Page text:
Before discussing arguments for and against ADOTTI a brief indication for the rise in demand for ADOTTI to be legalised will be presented. I will look at the background that has given rise to the perceived need to practise euthanasia today. How this impacts on all of us; personally, sociologically, morally, ethically, legally and medically.
Paul Badham’s book “Is there a Christian Case for Assisted Dying” (2009) will form much of the core of material in this section with regard to arguments for ADOTTI. Arguments against ADOTTI in this section will be drawn predominantly from Alan Verhey’s book “Reading the Bible in the Strange World of Medicine” (2003) [although only quoted later in the paper] and internet sources, the core of those being http://www.nhs.uk.…show more content… What drives the majority of people to call for intervention that requires the need to end life in what they feel are circumstances of unnecessary suffering resulting from terminal illnesses? Many of whom experience terminal illness coupled with the physical limitations that occur at the onset of old age. In some countries polls indicate as much as 80% of their populations are in favour of Active Euthanasia. Badham (2009) attributes this shift to two major factors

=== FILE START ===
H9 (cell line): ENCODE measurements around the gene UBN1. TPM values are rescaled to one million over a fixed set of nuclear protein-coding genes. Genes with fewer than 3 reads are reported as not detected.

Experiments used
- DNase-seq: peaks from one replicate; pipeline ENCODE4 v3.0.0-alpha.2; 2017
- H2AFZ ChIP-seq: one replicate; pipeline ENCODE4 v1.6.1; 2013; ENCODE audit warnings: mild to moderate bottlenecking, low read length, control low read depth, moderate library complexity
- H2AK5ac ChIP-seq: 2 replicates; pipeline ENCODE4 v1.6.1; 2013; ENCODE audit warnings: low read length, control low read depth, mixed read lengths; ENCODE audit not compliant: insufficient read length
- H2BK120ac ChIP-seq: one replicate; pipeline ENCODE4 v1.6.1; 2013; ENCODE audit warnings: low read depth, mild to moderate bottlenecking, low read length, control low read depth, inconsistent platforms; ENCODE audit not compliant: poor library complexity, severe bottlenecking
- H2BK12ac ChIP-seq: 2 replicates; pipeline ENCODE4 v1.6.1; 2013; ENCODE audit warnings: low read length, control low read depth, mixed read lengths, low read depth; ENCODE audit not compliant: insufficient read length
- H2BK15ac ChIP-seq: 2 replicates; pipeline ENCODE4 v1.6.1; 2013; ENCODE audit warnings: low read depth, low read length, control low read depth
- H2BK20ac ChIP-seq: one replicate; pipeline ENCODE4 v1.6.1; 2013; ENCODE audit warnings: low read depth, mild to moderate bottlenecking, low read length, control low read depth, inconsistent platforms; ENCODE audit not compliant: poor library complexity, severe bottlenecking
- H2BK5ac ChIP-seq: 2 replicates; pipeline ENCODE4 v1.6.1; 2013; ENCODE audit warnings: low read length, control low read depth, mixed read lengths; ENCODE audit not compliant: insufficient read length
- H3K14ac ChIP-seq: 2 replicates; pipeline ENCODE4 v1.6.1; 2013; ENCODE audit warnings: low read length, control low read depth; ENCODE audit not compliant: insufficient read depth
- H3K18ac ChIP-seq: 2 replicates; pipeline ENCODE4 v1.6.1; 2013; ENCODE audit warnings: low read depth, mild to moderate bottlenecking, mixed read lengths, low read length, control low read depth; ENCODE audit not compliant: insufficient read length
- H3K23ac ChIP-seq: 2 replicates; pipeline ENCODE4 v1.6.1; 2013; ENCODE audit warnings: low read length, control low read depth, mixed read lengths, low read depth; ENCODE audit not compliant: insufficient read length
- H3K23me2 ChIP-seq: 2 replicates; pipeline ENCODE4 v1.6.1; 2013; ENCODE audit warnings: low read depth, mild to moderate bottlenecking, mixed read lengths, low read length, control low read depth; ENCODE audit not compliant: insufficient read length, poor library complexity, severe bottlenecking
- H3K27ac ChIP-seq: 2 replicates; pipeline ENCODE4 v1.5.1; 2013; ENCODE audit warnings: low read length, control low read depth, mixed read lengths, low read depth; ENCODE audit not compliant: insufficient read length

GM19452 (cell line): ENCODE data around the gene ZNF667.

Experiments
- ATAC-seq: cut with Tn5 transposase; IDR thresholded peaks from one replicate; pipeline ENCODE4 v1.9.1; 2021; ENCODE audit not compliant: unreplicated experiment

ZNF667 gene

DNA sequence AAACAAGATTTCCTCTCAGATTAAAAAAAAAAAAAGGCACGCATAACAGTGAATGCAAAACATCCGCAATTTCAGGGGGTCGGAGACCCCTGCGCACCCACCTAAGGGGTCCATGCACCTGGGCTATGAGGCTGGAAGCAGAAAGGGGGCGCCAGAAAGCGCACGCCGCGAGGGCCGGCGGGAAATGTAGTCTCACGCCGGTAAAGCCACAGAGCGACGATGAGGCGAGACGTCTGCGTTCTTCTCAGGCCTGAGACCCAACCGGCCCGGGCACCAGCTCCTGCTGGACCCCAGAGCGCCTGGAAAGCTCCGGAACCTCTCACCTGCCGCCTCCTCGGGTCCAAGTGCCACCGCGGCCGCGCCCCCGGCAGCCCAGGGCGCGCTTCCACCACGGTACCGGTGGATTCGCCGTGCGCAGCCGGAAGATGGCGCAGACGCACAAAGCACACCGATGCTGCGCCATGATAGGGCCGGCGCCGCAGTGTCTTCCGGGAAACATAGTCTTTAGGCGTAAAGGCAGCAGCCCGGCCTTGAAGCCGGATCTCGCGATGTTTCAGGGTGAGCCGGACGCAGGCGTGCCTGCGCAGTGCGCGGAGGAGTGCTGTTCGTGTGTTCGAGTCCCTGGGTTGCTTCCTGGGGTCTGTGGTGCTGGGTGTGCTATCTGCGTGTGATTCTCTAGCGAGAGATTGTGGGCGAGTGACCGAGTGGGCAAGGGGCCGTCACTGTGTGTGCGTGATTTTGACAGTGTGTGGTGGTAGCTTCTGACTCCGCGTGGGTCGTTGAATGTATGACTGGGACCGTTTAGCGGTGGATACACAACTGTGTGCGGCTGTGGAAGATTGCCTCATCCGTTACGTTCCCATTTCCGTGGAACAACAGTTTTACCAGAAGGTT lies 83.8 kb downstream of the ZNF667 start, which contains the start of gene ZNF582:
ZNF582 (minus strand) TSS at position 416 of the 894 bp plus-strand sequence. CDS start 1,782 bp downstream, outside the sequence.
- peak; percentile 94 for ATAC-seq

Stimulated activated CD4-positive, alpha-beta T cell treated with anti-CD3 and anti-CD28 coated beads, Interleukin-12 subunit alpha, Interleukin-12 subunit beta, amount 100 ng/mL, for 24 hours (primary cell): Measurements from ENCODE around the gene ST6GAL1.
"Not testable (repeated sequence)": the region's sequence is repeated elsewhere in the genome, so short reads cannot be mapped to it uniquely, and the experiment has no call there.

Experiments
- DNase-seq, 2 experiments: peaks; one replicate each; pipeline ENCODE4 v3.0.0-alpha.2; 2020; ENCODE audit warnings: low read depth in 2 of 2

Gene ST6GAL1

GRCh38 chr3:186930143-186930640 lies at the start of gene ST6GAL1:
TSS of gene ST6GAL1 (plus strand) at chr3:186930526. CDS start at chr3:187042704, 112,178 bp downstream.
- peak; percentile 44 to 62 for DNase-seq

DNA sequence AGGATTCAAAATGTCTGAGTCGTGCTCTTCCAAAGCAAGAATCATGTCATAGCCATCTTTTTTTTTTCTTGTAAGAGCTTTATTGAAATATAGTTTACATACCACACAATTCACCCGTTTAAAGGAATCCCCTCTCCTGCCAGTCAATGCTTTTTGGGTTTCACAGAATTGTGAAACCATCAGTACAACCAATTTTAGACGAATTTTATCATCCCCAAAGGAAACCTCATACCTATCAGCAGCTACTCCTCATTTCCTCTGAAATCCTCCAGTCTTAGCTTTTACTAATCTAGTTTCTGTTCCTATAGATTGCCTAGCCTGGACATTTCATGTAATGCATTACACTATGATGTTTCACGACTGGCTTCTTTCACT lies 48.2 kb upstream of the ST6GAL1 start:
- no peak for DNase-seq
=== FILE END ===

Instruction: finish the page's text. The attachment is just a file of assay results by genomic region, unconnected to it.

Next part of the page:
1. The advancements, especially in first world countries, in comfortable living such as in-house and improved sanitation and central heating, improved nutrition, coupled with technological and medical advancements. (E.g. People no longer have to brave the cold to visit the toilet or collect wood for fires around which they huddle to keep warm)
2. Our increasing autonomy regarding our life’s decisions, where we live, how we are educated, how we live, whom and how we worship – if at all - and this freedom of choice should therefore “extend to choosing the moment at which to abandon the struggle against terminal illness and to seek assistance to die” (Badham 2009). Implied in that is the right to die with…show more content… Christians are often cited as the smallest minority crying ‘foul’ with the loudest voice, to be joined by other faiths riding on the wave of conservatism. As if ADOTTI is the sole domain of liberal secularism. Although most churches at doctrinal and regulatory levels are still inclined to oppose ADOTTI they do recognise the need to engage openly on all levels, biblical and others, in the debate. Recognising that within the churches themselves there are differences of opinions on the issues. Rev. Dr. Brendan McCarthy, Medical Ethics and Health and Social Care Policy Adviser for the Church of England acknowledges